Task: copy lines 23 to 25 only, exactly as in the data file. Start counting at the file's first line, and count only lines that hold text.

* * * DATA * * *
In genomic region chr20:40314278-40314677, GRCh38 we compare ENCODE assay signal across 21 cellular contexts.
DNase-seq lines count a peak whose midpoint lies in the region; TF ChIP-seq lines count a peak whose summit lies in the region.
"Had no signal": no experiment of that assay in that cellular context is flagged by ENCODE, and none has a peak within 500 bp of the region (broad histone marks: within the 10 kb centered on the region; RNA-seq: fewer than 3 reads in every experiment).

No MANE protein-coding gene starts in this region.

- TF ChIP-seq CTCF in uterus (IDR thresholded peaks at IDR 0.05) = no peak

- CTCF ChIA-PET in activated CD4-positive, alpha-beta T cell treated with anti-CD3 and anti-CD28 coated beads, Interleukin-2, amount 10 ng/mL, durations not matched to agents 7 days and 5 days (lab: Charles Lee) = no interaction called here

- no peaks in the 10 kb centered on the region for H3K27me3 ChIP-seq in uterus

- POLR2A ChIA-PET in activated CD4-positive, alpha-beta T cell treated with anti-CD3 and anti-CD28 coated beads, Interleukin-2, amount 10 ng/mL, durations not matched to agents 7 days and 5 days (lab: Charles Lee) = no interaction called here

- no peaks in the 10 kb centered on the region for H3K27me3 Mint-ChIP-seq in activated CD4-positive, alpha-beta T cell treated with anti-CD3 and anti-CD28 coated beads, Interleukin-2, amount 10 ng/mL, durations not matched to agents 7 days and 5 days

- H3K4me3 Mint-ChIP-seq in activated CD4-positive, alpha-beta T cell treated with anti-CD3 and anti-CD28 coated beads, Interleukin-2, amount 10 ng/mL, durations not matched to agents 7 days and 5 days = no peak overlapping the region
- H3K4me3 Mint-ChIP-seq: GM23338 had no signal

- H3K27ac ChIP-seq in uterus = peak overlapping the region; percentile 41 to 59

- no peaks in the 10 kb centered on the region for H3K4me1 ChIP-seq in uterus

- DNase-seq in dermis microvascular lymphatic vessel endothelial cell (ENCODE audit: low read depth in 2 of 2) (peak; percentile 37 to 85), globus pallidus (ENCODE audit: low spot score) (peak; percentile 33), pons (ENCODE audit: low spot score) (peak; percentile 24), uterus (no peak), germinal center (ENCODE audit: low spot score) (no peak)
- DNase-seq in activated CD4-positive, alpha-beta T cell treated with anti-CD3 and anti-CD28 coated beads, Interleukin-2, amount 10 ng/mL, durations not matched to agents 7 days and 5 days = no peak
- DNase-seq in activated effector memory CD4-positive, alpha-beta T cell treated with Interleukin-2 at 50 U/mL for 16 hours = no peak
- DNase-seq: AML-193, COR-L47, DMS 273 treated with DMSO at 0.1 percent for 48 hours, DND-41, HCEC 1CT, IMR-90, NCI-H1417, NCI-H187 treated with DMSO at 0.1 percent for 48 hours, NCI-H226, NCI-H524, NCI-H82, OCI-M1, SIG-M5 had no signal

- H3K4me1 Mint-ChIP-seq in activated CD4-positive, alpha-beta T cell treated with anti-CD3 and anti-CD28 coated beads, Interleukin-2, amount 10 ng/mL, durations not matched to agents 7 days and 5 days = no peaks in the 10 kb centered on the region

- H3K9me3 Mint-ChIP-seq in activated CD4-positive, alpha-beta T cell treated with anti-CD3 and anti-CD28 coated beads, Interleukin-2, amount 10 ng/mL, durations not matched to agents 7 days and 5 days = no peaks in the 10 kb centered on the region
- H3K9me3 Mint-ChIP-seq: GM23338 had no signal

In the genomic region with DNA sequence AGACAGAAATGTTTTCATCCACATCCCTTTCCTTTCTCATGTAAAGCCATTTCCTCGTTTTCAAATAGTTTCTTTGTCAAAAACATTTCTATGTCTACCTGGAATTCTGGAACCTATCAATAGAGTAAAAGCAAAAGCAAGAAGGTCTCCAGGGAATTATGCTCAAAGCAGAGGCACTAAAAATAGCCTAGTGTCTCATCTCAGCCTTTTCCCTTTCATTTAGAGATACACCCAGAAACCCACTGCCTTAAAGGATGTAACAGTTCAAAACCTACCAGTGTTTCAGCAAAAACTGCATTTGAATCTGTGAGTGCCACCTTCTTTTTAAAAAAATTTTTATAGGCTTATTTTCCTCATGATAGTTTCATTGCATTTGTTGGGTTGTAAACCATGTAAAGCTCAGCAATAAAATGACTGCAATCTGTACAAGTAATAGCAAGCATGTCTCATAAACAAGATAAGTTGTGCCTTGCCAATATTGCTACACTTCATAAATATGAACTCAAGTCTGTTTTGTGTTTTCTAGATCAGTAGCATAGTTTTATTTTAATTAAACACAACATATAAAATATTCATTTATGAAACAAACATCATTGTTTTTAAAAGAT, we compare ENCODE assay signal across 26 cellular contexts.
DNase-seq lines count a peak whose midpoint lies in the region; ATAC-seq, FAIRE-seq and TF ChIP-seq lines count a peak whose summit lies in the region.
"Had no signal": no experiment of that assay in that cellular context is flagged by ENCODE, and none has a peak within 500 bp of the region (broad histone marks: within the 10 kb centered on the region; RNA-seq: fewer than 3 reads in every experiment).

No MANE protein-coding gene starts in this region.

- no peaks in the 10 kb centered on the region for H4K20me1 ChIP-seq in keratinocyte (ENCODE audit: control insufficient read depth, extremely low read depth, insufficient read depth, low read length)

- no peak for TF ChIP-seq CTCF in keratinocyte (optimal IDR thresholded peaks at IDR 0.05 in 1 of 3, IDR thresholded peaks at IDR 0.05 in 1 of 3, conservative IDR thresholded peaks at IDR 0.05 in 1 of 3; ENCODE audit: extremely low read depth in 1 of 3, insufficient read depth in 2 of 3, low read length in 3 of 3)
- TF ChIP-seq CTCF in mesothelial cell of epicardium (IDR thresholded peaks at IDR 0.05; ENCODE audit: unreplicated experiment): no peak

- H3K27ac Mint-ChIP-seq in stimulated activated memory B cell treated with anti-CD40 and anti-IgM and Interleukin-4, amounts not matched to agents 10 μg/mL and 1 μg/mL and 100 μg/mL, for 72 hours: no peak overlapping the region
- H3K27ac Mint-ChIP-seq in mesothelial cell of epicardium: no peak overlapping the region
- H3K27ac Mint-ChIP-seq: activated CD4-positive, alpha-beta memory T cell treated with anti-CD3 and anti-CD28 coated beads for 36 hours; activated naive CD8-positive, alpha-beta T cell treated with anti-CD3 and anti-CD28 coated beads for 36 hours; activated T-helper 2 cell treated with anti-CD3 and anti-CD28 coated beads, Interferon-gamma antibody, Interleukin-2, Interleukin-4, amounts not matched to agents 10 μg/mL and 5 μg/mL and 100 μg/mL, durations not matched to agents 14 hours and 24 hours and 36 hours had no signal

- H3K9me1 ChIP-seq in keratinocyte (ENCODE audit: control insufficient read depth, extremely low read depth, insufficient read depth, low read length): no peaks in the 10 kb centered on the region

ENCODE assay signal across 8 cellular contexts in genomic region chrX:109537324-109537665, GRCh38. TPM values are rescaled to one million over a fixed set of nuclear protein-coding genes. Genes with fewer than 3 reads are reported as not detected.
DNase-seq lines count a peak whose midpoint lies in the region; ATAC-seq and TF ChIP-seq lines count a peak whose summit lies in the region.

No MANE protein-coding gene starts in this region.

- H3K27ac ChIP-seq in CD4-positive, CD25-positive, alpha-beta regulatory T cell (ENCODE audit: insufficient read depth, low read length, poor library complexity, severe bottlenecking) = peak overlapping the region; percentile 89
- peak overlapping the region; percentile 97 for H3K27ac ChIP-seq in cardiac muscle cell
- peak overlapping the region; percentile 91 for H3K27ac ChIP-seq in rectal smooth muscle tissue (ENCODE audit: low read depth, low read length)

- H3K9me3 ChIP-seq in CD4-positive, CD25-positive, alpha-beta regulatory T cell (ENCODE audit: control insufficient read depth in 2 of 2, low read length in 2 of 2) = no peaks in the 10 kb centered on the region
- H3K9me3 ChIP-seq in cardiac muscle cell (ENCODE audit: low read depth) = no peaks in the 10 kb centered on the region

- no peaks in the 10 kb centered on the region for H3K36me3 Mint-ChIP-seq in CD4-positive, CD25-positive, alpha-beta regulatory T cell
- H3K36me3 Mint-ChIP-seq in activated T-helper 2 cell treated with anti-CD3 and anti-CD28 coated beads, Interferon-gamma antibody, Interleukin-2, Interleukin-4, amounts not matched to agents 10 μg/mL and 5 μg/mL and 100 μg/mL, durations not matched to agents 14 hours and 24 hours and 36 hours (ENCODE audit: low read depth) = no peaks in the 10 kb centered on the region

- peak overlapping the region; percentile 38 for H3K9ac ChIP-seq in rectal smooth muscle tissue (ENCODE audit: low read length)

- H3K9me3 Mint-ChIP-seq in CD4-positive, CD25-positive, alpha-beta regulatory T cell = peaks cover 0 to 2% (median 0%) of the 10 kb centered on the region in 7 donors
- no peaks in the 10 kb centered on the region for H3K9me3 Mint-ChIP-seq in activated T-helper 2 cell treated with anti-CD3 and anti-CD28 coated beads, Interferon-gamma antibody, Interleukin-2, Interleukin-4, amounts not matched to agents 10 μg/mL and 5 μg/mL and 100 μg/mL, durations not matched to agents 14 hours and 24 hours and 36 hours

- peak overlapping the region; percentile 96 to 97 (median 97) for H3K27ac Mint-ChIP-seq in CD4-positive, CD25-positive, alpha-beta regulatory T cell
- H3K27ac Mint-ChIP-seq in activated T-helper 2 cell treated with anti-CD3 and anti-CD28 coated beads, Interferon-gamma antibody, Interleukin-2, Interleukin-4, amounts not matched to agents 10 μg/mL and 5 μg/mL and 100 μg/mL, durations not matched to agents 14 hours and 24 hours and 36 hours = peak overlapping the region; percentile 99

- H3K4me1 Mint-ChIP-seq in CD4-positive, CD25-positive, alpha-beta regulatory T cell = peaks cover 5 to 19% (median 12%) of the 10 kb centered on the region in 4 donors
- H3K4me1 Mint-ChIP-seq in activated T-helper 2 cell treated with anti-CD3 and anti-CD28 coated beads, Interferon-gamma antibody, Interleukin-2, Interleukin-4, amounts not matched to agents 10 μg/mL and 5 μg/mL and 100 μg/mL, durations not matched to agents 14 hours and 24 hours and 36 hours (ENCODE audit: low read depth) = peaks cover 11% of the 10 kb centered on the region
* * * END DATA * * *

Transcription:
"Had no signal": no experiment of that assay in that cellular context is flagged by ENCODE, and none has a peak within 500 bp of the region (broad histone marks: within the 10 kb centered on the region; RNA-seq: fewer than 3 reads in every experiment).

No MANE protein-coding gene starts in this region.

- no peaks in the 10 kb centered on the region for H4K20me1 ChIP-seq in keratinocyte (ENCODE audit: control insufficient read depth, extremely low read depth, insufficient read depth, low read length)